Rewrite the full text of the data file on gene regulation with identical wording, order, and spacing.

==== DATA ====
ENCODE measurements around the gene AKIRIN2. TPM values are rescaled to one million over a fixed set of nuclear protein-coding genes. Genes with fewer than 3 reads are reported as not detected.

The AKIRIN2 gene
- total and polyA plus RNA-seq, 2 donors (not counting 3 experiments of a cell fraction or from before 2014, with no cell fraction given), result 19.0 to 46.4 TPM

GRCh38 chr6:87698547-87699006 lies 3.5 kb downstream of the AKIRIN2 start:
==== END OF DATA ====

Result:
ENCODE measurements around the gene AKIRIN2. TPM values are rescaled to one million over a fixed set of nuclear protein-coding genes. Genes with fewer than 3 reads are reported as not detected.

The AKIRIN2 gene
- total and polyA plus RNA-seq, 2 donors (not counting 3 experiments of a cell fraction or from before 2014, with no cell fraction given), result 19.0 to 46.4 TPM

GRCh38 chr6:87698547-87699006 lies 3.5 kb downstream of the AKIRIN2 start: